As destructive wildfires continue to ravage the Fort McMurray area in Western Canada, a long trip south began Friday for a convoy of people who were forced to flee their homes during an evacuation earlier in the week, the Guardian reported.

Most of the town fled to the south during Wednesday's evacuation of 88,000 people, but some 25,000 others were directed to leave to the north and spent three days stranded at oil sands work camps. A large portion of those 25,000 evacuees began Friday a slow trek south, inching through the charred city they had recently left behind. Officials decided to carry out the convoy after they grew wary of the fires' unpredictable spread and wanted people to have better access to support services in the south, the Guardian reported. Police led the group on the trip as helicopters buzzed overhead, eyeing the route for smoke or flames.

The convoy came after a smaller portion of the group, about 8,000 of the 25,000, were airlifted out of the northern camps Thursday. The massive blaze has already destroyed at least 1,600 homes and other buildings. 

The wildfires have caused some of the oil production in the area to be shut down as a precautionary measure. Canada's daily crude output was lessened by about one-third. The Alberta province remained in a state of emergency Friday, with more than 1,000 firefighters, 145 helicopters, 138 pieces of heavy equipment and 22 air tankers working to put out a total of 49 wildfires across the province.

wildfire A massive wildfire, which caused a mandatory evacuation, rages south of Fort McMurray near Anzac, Alberta, Canada, May 4, 2016. Photo: Chris Schwarz/Government of Alberta/Handout via Reuters

widlfire Smoke billows from the Fort McMurray wildfires as a truck drives down the highway in Kinosis, Alberta, Canada, May 5, 2016. Photo: Reuters/Mark Blinch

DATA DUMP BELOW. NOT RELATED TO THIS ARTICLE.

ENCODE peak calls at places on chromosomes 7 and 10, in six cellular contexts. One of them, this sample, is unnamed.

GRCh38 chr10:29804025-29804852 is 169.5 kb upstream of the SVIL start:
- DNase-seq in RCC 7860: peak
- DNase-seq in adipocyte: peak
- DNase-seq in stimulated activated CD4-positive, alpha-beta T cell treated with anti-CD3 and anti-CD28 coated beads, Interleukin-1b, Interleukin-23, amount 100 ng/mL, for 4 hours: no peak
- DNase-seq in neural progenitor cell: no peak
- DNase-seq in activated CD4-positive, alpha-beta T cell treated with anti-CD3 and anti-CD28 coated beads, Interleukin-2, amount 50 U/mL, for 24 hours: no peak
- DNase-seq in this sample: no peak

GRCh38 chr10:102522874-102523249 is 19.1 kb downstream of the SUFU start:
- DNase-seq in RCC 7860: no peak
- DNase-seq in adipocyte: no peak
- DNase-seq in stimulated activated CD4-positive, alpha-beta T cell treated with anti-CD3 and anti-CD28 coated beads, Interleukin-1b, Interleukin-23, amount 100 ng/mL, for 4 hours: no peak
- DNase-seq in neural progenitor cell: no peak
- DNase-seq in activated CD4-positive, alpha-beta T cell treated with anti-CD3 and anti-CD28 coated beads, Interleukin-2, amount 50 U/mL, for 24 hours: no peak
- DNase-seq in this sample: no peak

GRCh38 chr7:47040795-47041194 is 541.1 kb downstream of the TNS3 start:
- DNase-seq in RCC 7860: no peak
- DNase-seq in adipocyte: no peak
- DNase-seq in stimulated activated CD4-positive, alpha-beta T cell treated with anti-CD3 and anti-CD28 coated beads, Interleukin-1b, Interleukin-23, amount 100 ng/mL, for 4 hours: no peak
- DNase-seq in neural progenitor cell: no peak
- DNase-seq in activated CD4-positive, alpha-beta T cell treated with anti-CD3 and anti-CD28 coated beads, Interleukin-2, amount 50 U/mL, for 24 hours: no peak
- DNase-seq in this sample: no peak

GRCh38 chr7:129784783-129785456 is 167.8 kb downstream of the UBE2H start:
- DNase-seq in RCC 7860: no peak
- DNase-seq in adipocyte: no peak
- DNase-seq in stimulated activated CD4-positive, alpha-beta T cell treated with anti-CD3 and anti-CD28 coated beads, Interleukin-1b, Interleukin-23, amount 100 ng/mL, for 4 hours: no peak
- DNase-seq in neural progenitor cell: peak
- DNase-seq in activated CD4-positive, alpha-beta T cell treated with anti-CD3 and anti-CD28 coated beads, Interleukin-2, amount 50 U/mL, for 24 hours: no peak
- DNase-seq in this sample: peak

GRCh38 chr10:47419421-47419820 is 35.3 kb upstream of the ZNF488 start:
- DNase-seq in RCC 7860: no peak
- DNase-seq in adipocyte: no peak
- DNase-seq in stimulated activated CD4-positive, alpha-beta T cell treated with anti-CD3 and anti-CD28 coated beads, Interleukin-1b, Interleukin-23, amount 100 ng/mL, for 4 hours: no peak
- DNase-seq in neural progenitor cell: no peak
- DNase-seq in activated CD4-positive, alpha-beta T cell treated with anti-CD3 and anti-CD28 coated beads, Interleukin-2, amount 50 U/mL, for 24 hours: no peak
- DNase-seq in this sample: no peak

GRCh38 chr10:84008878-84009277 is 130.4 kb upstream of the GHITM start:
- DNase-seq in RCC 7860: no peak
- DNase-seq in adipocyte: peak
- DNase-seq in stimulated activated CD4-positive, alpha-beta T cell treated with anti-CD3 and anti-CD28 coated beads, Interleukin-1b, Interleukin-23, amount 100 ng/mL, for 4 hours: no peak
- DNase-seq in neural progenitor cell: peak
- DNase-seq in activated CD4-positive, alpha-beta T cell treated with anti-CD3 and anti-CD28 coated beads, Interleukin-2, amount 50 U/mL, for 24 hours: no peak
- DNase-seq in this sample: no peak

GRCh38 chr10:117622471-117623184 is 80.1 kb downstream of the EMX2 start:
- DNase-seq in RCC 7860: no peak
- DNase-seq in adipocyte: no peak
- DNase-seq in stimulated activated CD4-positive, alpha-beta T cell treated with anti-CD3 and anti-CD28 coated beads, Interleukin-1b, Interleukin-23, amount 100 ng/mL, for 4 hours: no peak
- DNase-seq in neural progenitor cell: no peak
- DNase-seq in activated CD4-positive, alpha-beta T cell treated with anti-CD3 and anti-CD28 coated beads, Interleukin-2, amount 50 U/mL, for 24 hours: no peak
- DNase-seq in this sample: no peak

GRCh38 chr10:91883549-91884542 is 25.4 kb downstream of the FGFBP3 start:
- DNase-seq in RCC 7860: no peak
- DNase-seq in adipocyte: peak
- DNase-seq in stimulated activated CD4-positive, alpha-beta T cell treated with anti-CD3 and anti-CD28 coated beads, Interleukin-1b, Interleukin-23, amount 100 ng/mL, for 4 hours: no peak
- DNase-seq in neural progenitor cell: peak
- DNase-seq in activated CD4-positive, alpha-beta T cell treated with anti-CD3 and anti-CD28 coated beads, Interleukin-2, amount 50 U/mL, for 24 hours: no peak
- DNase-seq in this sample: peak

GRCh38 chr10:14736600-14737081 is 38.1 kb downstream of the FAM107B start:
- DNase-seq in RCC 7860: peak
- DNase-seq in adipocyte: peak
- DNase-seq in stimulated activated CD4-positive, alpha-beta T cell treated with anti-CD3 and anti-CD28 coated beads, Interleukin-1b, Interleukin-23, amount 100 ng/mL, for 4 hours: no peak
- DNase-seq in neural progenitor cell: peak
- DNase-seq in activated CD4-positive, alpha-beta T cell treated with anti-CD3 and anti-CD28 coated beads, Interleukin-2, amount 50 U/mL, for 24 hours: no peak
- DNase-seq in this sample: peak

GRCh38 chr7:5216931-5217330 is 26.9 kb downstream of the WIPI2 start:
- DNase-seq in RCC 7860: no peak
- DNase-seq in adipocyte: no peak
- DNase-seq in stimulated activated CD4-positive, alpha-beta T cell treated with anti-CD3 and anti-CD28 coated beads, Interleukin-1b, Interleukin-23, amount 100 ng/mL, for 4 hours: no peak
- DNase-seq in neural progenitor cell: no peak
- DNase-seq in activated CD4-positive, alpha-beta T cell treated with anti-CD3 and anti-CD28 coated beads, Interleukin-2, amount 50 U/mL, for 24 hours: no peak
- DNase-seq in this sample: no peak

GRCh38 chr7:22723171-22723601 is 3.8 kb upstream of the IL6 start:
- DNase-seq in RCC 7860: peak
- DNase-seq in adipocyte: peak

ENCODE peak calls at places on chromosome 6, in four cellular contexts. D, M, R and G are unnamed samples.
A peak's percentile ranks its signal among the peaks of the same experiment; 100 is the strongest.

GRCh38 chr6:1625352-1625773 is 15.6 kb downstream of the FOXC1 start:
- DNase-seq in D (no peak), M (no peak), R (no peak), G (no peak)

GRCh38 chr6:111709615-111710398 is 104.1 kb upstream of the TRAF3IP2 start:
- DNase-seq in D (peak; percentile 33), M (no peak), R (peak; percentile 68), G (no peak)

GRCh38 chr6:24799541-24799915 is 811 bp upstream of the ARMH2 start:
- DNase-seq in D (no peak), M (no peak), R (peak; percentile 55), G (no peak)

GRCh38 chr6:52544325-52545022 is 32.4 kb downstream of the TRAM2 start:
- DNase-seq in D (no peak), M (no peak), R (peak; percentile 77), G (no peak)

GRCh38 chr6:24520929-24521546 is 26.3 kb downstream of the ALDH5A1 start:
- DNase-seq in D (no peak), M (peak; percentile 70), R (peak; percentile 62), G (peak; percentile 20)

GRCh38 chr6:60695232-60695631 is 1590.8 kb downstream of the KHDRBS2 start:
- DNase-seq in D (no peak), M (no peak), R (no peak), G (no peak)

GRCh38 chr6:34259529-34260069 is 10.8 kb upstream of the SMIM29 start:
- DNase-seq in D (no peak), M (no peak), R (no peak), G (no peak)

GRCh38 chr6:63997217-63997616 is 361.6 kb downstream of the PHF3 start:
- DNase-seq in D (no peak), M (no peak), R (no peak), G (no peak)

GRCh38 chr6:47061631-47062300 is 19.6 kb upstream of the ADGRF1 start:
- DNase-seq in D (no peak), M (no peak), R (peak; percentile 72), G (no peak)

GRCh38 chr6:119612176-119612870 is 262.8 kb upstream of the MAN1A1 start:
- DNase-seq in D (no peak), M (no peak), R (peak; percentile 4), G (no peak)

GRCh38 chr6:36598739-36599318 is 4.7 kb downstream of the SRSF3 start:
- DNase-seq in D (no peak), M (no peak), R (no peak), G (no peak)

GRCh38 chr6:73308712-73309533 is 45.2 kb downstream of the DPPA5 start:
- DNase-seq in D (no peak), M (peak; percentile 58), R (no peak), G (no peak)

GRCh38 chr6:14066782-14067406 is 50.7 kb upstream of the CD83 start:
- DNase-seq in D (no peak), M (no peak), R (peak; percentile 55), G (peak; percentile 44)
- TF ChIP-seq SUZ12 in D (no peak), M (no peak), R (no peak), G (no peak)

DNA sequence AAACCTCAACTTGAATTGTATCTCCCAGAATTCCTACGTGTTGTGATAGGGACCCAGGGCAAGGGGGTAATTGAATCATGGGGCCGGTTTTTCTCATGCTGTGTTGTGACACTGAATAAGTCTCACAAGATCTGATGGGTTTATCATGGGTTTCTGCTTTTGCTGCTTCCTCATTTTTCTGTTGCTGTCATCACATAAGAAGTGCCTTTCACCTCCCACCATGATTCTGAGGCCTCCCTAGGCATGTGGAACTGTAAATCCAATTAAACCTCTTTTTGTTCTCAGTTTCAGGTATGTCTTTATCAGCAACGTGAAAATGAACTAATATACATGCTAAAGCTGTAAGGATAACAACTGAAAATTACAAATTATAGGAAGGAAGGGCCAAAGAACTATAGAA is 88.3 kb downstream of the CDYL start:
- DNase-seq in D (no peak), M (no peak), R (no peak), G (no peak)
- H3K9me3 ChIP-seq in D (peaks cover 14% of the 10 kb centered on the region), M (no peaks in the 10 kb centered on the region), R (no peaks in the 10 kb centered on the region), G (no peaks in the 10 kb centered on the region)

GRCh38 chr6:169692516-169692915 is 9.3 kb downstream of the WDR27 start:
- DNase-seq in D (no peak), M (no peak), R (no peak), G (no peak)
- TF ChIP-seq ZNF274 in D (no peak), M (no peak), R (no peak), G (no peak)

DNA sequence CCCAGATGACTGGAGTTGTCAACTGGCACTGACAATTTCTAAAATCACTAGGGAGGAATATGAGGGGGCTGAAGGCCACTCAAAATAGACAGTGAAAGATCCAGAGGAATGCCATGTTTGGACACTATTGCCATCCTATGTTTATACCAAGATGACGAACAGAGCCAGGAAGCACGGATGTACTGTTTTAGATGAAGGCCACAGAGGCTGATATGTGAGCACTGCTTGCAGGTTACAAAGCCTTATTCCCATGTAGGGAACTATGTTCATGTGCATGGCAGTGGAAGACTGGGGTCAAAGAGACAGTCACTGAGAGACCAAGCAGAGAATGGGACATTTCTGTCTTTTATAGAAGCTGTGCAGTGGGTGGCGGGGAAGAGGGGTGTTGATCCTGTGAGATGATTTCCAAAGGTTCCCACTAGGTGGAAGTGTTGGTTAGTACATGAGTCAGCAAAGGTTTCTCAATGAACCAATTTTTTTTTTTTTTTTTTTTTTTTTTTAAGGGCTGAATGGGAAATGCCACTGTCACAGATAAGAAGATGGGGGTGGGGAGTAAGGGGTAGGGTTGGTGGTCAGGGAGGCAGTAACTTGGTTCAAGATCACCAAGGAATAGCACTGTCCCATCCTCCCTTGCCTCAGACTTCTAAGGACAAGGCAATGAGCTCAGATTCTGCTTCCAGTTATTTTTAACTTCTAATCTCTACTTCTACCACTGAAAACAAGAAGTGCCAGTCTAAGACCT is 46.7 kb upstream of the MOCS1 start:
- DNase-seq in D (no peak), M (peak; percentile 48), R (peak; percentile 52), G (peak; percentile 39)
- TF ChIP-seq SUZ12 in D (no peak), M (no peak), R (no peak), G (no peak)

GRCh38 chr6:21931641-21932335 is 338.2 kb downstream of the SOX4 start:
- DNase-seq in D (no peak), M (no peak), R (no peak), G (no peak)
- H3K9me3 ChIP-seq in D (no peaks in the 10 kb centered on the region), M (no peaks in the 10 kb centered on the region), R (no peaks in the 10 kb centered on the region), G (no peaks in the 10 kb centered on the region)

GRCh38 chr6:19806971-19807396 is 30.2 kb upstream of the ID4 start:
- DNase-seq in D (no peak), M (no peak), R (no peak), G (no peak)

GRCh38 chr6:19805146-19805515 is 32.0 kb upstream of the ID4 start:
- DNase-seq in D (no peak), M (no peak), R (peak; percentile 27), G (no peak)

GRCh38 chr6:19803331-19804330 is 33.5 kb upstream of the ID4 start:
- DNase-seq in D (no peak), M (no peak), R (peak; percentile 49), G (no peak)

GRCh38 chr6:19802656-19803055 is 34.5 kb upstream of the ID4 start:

wildfire 3 A flock of birds flies as smoke billows from the Fort McMurray wildfires in Kinosis, Alberta, Canada, May 5, 2016. Photo: Reuters/Mark As the damage has come into scale and stunning, seemingly apocalyptic images of the blaze have rolled in, people have jumped at the chance to help. For an up-to-date list of ways to donate and how to locate resources check out this page the CBC has set up. Listed below are some other ways to give victims a hand:

Canadian Red Cross 

The Red Cross set up an emergency Alberta Appeals page here. You can also simply text "REDCROSS" to 30333 to make a $5 donation. 

Canadian Prime Minister Justin Trudeau announced the federal government will match individual donations made to the Canadian Red Cross, so your amount will essentially count double.

"The outpouring of goodwill and compassion from Canadians right across the country has not only been inspirational, it has been entirely characteristic of who we are and the fundamental human values we share as Canadians," Trudeau said Thursday.


This site was set up to help people find a place to stay.

Edmonton Emergency Relief Services

The service put out a call for materials and volunteers to help with relief efforts; check out the site here. You can also donate to the local food bank here.


A page called Fort Mac Donations has been set up to help assist those in need.